Thursday, December 10, 2015

The Party's Over, Your Lordship

Jack Kirby's bicentennial "madbomb" conspiracy story of course took place almost forty years ago in the pages of Captain America, so it would be understandable if any reader of the book failed to recall the reasons behind the conspiracy or just who set it in motion. It's easier to bring to mind the madbomb itself--a sonic device set to go off at the nation's 200th anniversary celebration and which would drive the population insane, making the country ripe for the Elite to move in and claim control. But exactly who are "the Elite," and what's their story?

Judging by the name they've given themselves as a group, we can assume the Elite regard station as a factor in how they view their standing in society, a sense of entitlement and breeding that translates into the right to regard others as their lessers, and, by extension, the right to do away with the concept of equality and determine the fate of those they consider beneath them. Put in more concise terms, the Elite in Kirby's story represented a return of the aristocracy, though, as we've seen, Kirby isn't content to let them rest on their satin pillows, spending their time in intellectual contemplation and social snobbery; rather, the Elite are ushering in a new order, and actively exercising control over their lessers with a tight fist as well as careful manipulation in order to keep them in line.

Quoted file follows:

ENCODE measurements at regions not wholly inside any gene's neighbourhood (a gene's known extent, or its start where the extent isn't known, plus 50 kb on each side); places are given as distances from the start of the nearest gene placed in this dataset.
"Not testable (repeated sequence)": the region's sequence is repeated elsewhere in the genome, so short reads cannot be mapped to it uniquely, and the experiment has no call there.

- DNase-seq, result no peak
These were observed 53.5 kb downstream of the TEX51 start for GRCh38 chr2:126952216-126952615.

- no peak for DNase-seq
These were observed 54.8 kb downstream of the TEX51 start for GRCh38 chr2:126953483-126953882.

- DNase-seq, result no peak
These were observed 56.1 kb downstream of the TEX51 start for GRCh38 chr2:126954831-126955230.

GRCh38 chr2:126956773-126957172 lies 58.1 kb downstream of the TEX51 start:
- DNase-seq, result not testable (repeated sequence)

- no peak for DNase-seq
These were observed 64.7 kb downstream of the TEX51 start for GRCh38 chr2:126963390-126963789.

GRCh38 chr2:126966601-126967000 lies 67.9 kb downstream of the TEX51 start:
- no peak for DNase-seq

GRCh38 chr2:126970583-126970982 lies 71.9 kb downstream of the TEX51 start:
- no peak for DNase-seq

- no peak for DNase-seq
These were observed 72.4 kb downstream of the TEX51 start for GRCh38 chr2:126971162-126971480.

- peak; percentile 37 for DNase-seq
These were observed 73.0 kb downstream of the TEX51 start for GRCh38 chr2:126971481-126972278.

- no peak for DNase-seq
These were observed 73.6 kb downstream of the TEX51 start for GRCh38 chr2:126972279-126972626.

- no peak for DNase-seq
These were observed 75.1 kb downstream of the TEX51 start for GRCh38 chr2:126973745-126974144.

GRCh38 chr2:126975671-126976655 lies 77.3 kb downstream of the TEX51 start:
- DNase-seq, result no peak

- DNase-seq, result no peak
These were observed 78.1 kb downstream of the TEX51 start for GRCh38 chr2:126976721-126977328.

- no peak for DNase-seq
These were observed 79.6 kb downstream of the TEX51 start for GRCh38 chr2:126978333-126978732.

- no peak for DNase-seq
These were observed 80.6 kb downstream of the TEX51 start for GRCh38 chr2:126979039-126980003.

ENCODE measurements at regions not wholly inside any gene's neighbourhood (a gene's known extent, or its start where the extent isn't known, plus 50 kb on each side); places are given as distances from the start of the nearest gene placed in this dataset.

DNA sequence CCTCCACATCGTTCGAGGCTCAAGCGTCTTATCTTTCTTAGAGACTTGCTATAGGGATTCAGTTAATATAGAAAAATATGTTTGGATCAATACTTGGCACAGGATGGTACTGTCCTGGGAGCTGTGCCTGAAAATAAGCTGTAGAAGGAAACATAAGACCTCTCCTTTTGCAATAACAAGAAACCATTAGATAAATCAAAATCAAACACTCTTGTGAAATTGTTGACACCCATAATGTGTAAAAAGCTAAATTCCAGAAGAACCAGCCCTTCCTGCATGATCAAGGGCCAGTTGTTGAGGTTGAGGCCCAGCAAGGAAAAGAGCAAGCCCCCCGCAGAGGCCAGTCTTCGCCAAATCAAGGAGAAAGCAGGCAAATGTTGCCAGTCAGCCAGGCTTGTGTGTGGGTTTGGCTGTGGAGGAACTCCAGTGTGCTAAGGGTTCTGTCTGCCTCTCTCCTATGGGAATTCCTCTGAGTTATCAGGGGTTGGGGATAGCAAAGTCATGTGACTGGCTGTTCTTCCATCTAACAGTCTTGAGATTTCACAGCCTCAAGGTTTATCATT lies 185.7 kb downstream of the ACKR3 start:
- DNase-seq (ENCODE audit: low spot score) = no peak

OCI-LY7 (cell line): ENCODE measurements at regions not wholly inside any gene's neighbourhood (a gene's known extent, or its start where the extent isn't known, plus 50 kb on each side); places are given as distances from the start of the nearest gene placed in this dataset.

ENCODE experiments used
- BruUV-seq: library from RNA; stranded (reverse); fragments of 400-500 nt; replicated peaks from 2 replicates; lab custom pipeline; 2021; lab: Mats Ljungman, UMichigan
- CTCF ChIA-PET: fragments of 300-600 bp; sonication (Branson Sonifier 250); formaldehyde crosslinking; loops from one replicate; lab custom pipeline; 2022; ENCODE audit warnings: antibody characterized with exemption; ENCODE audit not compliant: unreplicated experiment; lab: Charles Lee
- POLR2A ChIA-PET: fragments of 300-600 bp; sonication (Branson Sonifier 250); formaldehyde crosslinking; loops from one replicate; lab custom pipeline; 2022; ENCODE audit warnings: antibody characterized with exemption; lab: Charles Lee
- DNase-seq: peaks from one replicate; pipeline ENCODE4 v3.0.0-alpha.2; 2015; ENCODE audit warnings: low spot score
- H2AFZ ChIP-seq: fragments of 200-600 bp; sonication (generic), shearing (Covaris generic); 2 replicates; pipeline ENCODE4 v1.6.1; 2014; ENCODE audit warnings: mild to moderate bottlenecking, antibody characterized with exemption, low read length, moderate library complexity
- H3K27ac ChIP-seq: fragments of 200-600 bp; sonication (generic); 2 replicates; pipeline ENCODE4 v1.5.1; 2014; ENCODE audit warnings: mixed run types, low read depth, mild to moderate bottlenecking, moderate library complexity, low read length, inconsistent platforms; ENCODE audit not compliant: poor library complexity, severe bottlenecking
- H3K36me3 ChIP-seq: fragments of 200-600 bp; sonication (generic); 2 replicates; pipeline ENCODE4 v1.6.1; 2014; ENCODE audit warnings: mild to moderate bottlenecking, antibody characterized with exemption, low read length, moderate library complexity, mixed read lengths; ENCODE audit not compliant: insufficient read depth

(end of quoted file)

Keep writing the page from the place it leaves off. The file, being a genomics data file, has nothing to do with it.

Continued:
As for who exactly is behind the Elite, and what's prompted them to launch such an elaborate conspiracy, Kirby introduces us to Malcolm Taurey, the conspiracy's mastermind, fairly early in the story--and we learn that his reasons for doing what he has are two-fold. At first, his designs seem rooted in the desire to not only bring about the return of a class system he's romanticized thanks to his aristocratic ancestor, but also to ensure that this time it remains in place.

But Kirby goes on to stack this deck a little too high--because the true driving force of Taurey's plans amounts to nothing more than a vendetta against a revolutionary war fighter whose actions led to his ancestor's death. A fighter whose identity is more than coincidental, given the involvement of this book's principal character.

And to help validate Taurey's claim, Kirby shifts immediately to Cap, undergoing security treatment along with the Falcon at a S.H.I.E.L.D. facility, who tells his friend of a dream that would seem to give credence to Taurey's story of Captain Rogers.  (At least to a point.  Taurey's recollection of events naturally gives him a different perspective of the word "traitor.")